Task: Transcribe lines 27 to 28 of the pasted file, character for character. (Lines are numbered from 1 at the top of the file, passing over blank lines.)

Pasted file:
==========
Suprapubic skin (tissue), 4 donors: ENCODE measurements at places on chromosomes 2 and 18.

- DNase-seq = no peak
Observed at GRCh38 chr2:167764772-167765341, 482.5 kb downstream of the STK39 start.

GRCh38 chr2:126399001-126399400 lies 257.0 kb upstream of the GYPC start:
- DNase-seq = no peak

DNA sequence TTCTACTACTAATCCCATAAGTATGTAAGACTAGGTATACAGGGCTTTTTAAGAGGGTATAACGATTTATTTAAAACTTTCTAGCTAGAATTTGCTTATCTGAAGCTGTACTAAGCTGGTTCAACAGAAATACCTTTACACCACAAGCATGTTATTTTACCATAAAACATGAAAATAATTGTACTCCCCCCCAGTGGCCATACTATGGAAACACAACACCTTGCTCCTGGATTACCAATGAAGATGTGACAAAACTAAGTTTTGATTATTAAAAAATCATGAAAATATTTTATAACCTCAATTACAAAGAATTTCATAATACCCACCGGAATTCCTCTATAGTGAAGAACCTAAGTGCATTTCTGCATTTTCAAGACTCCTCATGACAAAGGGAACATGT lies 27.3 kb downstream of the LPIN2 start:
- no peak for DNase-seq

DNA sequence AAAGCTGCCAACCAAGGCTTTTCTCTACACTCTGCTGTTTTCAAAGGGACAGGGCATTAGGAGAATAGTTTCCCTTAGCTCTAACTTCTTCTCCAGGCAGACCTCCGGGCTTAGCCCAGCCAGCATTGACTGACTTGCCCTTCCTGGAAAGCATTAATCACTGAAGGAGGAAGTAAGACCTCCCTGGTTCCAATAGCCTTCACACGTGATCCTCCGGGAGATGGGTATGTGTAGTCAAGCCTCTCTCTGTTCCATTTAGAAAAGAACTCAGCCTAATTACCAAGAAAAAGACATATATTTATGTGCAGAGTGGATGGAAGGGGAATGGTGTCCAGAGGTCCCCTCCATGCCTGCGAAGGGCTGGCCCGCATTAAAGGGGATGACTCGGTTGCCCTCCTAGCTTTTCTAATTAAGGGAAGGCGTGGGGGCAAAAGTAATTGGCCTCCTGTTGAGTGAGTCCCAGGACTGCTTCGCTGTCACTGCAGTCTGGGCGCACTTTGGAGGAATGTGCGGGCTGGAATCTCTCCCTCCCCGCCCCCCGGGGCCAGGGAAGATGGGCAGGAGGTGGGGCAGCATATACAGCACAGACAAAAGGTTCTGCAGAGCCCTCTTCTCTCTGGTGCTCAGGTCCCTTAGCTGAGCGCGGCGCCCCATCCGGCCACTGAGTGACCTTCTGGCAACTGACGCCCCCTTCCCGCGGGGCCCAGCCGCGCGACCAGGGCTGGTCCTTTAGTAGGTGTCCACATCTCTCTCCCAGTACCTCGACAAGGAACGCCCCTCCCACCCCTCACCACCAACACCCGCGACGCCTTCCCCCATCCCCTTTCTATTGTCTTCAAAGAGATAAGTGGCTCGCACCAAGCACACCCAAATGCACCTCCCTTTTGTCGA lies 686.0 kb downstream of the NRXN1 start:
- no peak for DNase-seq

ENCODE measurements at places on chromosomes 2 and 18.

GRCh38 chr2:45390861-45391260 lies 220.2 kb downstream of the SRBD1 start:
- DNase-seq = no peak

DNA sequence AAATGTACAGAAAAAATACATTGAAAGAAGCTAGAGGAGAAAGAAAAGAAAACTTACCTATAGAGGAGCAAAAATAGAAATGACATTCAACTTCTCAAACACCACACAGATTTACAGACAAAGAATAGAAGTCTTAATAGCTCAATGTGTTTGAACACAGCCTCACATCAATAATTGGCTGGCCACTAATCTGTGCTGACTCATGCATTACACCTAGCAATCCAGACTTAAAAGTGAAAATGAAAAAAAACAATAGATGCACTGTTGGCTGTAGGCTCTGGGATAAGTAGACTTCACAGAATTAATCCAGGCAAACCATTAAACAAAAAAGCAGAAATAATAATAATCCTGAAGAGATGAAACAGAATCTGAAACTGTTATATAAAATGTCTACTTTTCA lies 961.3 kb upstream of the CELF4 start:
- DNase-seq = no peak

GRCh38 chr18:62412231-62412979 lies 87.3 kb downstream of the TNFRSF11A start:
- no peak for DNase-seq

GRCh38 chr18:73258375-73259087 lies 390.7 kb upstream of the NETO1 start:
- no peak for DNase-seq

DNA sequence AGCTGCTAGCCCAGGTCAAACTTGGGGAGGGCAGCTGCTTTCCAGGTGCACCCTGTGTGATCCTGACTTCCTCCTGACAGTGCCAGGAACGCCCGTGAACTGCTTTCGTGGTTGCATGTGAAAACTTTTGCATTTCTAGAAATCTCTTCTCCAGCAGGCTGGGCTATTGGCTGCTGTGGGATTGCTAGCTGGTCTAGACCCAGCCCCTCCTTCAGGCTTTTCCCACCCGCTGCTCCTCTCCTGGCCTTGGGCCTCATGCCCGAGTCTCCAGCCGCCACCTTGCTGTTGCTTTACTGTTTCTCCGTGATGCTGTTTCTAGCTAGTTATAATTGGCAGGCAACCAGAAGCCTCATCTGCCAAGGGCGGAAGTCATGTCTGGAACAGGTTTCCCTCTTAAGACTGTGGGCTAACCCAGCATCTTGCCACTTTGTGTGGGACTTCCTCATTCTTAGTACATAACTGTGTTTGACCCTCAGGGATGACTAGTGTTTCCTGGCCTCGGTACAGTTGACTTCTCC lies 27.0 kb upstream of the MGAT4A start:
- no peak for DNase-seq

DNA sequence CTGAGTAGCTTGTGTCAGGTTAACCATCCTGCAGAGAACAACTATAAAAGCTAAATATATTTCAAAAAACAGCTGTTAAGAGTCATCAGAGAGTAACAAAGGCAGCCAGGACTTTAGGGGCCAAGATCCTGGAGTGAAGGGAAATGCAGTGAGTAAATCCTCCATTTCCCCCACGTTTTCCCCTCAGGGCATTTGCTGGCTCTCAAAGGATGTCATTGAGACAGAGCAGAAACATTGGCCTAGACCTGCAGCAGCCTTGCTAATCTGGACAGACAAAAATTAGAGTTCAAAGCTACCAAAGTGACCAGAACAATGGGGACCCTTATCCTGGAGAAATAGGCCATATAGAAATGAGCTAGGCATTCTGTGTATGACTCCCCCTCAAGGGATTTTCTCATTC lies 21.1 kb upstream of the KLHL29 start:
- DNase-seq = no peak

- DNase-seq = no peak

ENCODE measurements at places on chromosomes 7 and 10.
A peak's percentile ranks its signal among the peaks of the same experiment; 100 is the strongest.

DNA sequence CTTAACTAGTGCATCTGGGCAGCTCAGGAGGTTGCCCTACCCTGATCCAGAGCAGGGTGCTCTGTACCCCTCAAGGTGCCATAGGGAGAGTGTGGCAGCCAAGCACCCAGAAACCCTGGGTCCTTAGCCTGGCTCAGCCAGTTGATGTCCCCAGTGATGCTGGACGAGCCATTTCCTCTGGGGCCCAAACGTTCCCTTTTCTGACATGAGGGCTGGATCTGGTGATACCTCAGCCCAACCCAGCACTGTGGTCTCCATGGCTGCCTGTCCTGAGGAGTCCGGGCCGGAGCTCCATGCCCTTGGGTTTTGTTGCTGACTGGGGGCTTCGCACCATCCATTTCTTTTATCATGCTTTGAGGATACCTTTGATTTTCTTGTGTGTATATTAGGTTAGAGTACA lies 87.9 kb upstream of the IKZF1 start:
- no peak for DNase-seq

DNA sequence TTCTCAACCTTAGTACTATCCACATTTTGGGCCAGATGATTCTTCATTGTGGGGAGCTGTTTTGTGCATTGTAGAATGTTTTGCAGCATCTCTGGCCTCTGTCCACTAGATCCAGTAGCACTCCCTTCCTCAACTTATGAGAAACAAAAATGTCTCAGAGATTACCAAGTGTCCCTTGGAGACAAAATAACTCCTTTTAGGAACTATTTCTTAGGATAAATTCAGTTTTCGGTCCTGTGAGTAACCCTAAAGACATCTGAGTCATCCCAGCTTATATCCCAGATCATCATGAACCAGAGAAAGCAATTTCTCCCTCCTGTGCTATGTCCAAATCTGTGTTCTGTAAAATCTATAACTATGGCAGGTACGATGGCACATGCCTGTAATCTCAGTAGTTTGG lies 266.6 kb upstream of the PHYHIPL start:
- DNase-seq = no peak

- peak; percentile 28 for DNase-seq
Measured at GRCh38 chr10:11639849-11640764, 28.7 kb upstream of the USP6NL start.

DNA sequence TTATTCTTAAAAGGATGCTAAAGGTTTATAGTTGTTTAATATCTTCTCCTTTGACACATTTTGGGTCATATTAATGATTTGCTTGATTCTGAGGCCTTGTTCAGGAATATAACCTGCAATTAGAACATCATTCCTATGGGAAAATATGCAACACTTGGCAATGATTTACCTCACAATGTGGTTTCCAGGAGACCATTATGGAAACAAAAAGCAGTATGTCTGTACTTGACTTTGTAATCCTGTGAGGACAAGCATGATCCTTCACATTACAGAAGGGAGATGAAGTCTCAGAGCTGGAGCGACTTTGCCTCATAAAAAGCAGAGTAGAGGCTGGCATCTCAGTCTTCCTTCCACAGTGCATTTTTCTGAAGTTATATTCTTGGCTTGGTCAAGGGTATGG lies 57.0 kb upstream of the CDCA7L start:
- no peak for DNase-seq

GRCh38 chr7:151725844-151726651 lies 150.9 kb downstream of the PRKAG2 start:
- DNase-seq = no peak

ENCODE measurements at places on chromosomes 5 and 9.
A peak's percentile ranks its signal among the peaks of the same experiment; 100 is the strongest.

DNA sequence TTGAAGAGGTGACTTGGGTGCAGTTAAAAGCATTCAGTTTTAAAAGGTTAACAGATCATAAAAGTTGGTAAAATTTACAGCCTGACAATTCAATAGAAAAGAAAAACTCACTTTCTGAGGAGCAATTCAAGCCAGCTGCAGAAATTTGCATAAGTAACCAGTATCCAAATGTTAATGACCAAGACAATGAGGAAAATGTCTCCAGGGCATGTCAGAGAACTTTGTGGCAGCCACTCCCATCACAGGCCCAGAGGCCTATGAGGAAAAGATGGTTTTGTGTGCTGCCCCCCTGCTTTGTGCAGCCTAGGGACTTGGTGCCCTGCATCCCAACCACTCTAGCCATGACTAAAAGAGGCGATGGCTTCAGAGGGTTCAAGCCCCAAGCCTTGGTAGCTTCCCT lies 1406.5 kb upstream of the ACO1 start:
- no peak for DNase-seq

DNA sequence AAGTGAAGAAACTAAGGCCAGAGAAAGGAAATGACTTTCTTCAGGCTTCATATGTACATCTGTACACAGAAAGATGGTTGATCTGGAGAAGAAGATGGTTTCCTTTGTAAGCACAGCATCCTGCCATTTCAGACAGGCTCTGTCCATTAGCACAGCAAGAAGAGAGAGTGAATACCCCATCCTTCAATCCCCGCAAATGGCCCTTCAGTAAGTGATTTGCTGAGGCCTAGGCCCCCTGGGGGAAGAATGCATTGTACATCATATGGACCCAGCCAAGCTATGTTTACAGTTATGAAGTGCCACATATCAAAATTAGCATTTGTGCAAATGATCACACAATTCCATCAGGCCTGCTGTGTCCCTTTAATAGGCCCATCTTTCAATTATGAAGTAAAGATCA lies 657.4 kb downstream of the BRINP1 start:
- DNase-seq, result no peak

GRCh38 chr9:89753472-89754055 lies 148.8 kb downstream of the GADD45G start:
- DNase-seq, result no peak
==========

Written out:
- no peak for DNase-seq

DNA sequence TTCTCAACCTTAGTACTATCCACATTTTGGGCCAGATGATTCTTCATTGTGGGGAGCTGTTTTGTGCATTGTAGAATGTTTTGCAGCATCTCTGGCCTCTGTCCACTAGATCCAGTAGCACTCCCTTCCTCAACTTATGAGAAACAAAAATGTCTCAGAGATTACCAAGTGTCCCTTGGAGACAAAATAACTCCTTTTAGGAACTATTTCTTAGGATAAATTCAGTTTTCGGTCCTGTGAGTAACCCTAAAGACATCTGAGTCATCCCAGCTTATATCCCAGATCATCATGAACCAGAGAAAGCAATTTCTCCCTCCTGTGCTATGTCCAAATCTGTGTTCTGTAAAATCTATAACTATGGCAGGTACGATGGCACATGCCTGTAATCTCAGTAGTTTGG lies 266.6 kb upstream of the PHYHIPL start: